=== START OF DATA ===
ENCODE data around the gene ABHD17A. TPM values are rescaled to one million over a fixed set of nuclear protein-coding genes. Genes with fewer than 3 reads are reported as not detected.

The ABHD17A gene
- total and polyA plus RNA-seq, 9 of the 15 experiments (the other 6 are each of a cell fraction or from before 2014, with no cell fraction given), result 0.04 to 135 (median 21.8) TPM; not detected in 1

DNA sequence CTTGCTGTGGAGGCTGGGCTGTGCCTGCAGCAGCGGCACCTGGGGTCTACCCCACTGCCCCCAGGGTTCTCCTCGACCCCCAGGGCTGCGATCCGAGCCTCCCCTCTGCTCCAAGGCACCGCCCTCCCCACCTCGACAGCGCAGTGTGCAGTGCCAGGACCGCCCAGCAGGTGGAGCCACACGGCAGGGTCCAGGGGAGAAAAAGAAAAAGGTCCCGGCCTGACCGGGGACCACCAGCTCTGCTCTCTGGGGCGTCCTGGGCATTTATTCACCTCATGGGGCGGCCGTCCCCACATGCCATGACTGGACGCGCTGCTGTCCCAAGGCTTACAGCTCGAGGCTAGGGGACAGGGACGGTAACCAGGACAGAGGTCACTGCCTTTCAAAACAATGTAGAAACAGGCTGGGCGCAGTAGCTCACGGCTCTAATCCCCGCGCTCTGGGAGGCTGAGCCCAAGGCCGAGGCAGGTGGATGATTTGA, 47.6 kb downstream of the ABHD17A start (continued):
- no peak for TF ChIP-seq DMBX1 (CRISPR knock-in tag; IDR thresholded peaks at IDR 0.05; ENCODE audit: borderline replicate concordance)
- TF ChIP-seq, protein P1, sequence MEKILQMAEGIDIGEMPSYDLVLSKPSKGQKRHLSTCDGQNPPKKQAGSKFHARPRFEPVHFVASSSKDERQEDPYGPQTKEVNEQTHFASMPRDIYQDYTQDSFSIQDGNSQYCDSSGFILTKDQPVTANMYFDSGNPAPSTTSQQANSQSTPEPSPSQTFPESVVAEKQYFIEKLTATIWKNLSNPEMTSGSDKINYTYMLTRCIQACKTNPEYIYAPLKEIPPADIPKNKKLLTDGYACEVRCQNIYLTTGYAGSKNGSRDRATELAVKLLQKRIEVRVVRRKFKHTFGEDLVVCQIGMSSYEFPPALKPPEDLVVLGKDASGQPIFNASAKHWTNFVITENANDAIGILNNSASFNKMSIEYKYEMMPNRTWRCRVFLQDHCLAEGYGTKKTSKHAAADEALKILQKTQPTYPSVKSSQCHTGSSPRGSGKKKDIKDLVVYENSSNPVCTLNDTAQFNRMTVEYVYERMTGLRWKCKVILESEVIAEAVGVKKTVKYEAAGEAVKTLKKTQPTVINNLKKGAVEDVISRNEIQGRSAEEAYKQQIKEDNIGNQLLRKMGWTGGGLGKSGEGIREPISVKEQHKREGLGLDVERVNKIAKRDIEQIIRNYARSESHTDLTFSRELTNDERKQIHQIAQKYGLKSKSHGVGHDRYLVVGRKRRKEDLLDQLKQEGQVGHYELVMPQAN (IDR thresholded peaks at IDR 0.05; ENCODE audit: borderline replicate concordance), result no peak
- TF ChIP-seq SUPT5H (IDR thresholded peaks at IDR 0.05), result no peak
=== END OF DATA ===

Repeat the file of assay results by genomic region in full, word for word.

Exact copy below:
ENCODE data around the gene ABHD17A. TPM values are rescaled to one million over a fixed set of nuclear protein-coding genes. Genes with fewer than 3 reads are reported as not detected.

The ABHD17A gene
- total and polyA plus RNA-seq, 9 of the 15 experiments (the other 6 are each of a cell fraction or from before 2014, with no cell fraction given), result 0.04 to 135 (median 21.8) TPM; not detected in 1

DNA sequence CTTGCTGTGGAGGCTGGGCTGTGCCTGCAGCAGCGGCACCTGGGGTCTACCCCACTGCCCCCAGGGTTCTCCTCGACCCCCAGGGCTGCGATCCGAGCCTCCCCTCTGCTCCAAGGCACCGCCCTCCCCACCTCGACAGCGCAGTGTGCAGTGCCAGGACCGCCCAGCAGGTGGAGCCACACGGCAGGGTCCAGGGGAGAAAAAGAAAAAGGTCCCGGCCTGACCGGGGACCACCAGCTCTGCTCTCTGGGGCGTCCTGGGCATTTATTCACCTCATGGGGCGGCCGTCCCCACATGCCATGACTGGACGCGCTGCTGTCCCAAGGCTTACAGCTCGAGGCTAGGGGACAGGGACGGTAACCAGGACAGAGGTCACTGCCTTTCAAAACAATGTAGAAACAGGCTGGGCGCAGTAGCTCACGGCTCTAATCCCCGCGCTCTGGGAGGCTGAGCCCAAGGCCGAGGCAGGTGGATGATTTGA, 47.6 kb downstream of the ABHD17A start (continued):
- no peak for TF ChIP-seq DMBX1 (CRISPR knock-in tag; IDR thresholded peaks at IDR 0.05; ENCODE audit: borderline replicate concordance)
- TF ChIP-seq, protein P1, sequence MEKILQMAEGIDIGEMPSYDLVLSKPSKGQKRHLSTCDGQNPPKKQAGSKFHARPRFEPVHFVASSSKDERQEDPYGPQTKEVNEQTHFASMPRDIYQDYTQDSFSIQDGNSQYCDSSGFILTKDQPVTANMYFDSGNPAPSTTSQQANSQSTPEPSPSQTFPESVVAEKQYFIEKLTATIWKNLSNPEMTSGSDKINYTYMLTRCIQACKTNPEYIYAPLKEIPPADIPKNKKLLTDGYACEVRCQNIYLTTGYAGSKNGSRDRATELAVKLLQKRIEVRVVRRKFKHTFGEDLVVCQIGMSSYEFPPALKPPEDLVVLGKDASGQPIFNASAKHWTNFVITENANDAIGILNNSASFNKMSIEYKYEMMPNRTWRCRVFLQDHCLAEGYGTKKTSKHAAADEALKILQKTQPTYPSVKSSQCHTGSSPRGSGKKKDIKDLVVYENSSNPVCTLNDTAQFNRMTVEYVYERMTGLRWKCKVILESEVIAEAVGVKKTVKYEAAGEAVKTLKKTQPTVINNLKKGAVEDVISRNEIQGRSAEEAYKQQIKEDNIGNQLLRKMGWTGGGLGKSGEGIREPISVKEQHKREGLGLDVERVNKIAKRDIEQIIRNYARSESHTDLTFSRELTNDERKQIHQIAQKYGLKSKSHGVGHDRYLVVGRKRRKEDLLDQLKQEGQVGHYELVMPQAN (IDR thresholded peaks at IDR 0.05; ENCODE audit: borderline replicate concordance), result no peak
- TF ChIP-seq SUPT5H (IDR thresholded peaks at IDR 0.05), result no peak